• To buy their way higher up the waiting list;
  • To stay in place on the list by paying the annual fee;
  • To sell their place in line, and no longer be an applicant; or
  • To abandon their place in line, but no longer have to pay a fee.

The last alternative would presumably happen only to the least informed of the applicants.

All this activity would reduce the size of the waiting lists, perhaps sharply.

The rate of reduction would be enhanced, further, were the government to do something it should have done decades ago: Decide not to issue visas when there is a waiting list. Ideally it would simply stop issuing new visas completely till the queues cleared in the various categories. Such a reduction in the issuance of new visas would not slow total immigration from its 1.1 million or so a year current level, as there are, and will be, plenty of people in line.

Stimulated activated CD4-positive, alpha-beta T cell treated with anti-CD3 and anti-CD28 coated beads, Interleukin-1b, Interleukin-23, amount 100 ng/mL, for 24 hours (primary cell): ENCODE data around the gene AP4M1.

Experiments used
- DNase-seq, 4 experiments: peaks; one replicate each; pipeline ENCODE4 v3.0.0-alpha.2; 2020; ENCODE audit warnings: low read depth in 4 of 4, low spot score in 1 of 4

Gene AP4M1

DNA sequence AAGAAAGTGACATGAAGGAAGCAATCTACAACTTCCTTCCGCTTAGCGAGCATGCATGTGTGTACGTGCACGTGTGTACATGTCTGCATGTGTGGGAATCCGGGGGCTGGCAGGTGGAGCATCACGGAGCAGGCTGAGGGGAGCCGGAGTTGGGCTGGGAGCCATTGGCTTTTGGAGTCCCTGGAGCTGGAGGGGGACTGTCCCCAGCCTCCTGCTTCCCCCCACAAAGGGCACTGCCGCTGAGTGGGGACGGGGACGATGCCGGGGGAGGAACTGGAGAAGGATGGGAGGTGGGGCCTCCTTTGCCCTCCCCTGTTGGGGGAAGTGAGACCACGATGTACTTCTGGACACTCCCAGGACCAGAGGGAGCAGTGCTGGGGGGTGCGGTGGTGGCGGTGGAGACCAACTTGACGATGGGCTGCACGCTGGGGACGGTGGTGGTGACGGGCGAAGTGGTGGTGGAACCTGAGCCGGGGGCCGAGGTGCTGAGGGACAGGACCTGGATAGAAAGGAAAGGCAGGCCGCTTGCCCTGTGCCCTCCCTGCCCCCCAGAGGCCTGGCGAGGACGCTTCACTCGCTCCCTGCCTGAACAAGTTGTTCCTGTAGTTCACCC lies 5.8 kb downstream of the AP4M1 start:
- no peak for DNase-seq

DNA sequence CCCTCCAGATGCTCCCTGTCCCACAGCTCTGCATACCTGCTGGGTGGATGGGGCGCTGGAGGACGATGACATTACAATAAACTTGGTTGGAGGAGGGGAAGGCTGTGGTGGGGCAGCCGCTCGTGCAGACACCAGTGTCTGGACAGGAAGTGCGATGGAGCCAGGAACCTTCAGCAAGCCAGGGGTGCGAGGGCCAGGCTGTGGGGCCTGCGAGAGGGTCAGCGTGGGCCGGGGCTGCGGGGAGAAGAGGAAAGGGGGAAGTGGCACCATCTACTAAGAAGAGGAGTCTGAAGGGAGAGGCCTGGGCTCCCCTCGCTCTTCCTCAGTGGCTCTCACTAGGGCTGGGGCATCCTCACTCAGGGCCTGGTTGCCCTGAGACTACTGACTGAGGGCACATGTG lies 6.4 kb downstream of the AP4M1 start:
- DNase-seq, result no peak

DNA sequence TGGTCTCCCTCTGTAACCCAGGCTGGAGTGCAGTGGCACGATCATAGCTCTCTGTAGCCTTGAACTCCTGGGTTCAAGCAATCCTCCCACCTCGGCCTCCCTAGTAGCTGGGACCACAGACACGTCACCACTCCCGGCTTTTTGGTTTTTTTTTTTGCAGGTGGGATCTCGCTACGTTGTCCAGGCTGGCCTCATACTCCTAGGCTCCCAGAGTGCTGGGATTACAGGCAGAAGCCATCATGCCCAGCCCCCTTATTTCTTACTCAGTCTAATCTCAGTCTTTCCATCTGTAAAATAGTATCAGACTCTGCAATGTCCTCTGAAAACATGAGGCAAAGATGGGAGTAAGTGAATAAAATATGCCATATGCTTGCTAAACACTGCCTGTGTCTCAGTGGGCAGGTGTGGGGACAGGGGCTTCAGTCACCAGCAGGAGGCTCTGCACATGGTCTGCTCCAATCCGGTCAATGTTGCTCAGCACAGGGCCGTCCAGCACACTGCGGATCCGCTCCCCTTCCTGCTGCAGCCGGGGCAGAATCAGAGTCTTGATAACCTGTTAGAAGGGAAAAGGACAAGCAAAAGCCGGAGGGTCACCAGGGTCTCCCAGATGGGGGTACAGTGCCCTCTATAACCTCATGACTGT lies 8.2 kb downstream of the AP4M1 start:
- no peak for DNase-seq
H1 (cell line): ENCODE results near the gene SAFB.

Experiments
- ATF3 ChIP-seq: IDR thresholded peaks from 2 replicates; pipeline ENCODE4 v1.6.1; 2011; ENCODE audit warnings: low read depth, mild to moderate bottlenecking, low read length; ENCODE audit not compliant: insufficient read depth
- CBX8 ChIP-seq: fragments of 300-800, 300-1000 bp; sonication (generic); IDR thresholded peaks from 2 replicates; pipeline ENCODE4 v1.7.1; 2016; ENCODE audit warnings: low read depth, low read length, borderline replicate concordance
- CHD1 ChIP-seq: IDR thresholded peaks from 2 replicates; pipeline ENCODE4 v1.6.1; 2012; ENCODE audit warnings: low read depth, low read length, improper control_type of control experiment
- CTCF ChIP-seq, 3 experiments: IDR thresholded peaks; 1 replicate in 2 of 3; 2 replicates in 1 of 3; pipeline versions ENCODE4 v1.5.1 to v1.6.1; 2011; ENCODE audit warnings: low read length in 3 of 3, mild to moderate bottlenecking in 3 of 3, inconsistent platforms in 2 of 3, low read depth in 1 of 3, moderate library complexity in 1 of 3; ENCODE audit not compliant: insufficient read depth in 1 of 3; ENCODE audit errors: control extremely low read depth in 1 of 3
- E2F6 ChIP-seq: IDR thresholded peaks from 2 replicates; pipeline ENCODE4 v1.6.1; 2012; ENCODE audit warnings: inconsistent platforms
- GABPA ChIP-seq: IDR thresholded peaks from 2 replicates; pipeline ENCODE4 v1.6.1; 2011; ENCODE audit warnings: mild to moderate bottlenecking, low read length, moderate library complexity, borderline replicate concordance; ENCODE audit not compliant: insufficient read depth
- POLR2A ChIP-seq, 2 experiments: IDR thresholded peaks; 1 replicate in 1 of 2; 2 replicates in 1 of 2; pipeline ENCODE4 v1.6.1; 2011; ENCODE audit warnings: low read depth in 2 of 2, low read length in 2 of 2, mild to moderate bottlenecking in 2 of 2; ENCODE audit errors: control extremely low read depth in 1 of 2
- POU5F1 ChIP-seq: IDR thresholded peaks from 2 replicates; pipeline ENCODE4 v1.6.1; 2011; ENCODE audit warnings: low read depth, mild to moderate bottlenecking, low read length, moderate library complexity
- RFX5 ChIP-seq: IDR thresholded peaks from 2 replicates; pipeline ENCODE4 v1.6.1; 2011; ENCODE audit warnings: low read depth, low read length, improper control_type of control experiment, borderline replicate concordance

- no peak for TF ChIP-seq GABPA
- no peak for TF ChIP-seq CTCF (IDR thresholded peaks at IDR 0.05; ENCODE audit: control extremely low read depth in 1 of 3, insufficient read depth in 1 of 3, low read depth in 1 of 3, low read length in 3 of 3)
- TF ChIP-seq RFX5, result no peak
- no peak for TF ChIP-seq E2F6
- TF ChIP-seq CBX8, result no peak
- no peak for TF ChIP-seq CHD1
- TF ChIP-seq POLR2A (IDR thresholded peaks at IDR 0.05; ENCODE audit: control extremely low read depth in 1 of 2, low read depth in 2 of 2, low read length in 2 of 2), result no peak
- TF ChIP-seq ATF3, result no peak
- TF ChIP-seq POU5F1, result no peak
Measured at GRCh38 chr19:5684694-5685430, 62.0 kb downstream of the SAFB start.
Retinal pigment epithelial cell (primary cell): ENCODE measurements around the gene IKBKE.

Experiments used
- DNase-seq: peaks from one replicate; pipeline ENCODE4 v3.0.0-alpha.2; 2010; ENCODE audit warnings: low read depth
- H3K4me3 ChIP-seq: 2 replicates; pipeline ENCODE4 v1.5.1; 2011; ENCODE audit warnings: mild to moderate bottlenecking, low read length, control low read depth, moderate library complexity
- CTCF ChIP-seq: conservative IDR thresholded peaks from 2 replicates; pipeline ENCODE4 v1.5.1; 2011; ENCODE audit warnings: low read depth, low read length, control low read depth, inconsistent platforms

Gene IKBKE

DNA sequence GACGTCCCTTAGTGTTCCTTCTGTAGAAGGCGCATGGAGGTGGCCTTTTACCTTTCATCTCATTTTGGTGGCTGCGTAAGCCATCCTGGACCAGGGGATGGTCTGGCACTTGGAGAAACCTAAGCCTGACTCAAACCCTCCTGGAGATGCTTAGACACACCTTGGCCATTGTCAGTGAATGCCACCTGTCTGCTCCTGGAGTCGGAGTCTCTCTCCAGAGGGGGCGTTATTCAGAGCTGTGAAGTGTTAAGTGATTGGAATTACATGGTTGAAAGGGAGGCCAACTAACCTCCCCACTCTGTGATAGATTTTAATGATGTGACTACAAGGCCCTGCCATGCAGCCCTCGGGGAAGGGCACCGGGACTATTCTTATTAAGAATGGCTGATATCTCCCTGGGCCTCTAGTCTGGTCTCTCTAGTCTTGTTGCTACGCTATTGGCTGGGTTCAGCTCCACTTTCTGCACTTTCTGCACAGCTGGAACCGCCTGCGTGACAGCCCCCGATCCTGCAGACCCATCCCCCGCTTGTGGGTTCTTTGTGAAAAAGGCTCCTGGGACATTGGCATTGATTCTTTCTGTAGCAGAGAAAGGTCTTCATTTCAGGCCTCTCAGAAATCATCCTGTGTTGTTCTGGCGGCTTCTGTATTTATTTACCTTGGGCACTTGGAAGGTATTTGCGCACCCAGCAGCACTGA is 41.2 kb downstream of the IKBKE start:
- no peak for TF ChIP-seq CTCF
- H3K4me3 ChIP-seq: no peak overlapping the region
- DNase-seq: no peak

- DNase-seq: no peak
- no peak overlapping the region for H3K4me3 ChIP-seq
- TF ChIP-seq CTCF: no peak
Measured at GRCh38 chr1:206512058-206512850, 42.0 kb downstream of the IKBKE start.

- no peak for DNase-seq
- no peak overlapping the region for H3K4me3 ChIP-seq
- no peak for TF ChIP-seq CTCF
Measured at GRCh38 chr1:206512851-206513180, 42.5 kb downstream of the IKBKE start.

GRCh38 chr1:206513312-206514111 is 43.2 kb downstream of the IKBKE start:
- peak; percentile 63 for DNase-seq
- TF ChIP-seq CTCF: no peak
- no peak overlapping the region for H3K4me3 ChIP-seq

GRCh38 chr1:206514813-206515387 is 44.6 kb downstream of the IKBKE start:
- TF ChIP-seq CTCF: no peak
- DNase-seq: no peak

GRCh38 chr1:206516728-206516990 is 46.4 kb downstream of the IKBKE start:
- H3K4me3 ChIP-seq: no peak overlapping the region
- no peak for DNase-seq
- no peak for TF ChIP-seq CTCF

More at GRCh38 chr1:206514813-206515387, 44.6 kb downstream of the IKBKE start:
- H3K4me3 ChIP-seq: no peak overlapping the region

Another possibility is that the government could only issue half the visas in each annual category until the backlogs are cleared.

A New Mechanism. To make all this to work, there would need to be a supervised, visa-buyer-funded electronic marketing system, the Backlogged Visa Market. This would operate along the same lines as the financial futures market in puts and calls, which deals with people wanting to obtain the right to buy and sell, at a determined price, stocks at various times in the future. This would be a more complex system, admittedly, than the diversity lottery, which also deals with visa applications through the internet.

Several kinds of fraud are to be avoided. In one, the buyer would seek to obtain the visa or visas at rock-bottom prices from unknowing holders of backlogged visas; in another, the buyer might try to buy the backlogged visas with checks that bounce; in a third, the seller of the visas might try to sell something that no longer exists, such as a backlogged visa for someone who is dead.